Improvement of crops with seeds from gene banks Securing plant production is a global task. Using a combination of new molecular and statistical methods, a research team from the Technical University of Munich (TUM) was able to show that material from gene banks can be used to improve traits in the maize plant.

Life Sciences - Environment - 09.11.2020
Infection by parasites disturbs flight behaviour in shoals of fish
Infection by parasites disturbs flight behaviour in shoals of fish
In order to escape predators, many fish - including insects, fish and birds - have developed strategies for rapidly transmitting information on threats to others of their species. This information is transmitted within a group of hundreds, or even thousands, of individuals in (escape) waves. This collective response is also, in the case of fish, known as shoal behaviour.

Environment - Life Sciences - 06.11.2020
More plant diversity, less pesticides
More plant diversity, less pesticides
Species-rich plant communities help to naturally reduce herbivore impacts Increasing plant diversity enhances the natural control of insect herbivory in grasslands. Species-rich plant communities support natural predators and simultaneously provide less valuable food for herbivores. This was found by a team of researchers led by the German Centre for Integrative Biodiversity Research Halle-Jena-Leipzig (iDiv), who conducted two analogous experiments in Germany and the USA.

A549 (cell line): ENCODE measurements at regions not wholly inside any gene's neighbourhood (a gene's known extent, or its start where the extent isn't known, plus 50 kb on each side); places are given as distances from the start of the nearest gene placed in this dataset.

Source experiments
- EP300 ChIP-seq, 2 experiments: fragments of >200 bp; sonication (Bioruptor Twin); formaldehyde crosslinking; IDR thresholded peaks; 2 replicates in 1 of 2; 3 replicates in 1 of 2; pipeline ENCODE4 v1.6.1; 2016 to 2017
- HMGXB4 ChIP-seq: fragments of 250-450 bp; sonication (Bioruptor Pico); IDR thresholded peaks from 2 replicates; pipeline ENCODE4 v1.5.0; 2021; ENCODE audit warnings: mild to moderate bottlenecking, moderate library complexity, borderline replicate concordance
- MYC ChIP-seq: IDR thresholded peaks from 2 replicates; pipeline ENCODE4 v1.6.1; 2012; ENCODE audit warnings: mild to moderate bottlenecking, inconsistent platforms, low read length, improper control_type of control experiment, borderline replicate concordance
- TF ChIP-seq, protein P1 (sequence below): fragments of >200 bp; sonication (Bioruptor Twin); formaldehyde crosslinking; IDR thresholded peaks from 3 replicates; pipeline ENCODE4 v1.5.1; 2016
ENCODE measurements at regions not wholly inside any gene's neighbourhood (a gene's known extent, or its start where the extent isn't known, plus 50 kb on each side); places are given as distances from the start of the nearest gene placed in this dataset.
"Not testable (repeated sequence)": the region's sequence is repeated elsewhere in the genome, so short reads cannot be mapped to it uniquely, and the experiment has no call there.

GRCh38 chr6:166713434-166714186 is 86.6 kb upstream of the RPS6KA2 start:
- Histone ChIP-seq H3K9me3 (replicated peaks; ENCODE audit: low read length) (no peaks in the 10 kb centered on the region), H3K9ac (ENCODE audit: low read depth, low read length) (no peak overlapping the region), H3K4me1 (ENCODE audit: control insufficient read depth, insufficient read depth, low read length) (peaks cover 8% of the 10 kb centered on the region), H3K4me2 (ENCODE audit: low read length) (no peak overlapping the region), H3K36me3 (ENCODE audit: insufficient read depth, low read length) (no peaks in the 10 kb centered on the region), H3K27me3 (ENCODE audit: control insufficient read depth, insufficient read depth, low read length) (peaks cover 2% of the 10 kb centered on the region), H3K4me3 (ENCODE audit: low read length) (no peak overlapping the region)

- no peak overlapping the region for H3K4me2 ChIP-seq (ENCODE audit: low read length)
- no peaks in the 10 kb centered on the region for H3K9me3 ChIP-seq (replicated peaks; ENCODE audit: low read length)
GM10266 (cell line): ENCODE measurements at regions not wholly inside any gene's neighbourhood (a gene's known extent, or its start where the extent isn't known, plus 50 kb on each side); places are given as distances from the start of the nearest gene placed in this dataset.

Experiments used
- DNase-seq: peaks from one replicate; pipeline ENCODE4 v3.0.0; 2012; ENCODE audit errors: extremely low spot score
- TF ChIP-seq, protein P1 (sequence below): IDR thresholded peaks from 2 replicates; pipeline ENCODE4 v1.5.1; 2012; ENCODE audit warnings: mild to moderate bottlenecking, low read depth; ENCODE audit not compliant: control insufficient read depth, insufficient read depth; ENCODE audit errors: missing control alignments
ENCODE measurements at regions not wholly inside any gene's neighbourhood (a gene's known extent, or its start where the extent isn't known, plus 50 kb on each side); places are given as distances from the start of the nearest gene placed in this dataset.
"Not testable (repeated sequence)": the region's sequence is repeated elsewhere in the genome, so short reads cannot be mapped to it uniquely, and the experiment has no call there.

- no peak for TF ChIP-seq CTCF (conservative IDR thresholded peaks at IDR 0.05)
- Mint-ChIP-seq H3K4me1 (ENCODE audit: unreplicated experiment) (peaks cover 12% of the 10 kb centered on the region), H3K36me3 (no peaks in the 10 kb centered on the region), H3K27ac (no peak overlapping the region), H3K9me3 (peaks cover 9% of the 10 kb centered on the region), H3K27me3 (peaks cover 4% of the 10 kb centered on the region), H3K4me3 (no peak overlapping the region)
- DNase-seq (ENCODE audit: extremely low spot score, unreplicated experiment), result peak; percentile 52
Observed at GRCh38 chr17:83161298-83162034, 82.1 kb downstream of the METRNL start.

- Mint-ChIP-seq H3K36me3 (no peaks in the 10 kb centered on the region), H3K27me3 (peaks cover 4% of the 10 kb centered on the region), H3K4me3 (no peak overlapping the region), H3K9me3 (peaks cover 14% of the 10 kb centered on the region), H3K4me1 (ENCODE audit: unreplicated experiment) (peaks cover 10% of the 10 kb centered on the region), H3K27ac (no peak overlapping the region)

Materials Science - Chemistry - 05.11.2020
Innovative Cell Chemistry Developed for Dual-Ion Battery
Innovative Cell Chemistry Developed for Dual-Ion Battery
A long durability, low costs and high sustainability - the requirements for stationary energy storage systems, for example for wind or solar energy, are high. One promising perspective is the still young dual-ion technology. In a collaboration between Pacific Northwest National Laboratory and the MEET Battery Research Center, scientists developed a new type of dual-ion battery.

Physics - 05.11.2020
Towards Ultra-High-Resolution Displays
Towards Ultra-High-Resolution Displays
Future display technologies such as virtual and augmented reality require higher pixel resolutions and optical contrast. However, the potential of state-of-the-art displays is limited by the individual pixel size to achieve necessary resolution. Researchers at the University of Stuttgart have now succeeded to observe switching processes at previously unattained nanometer resolution.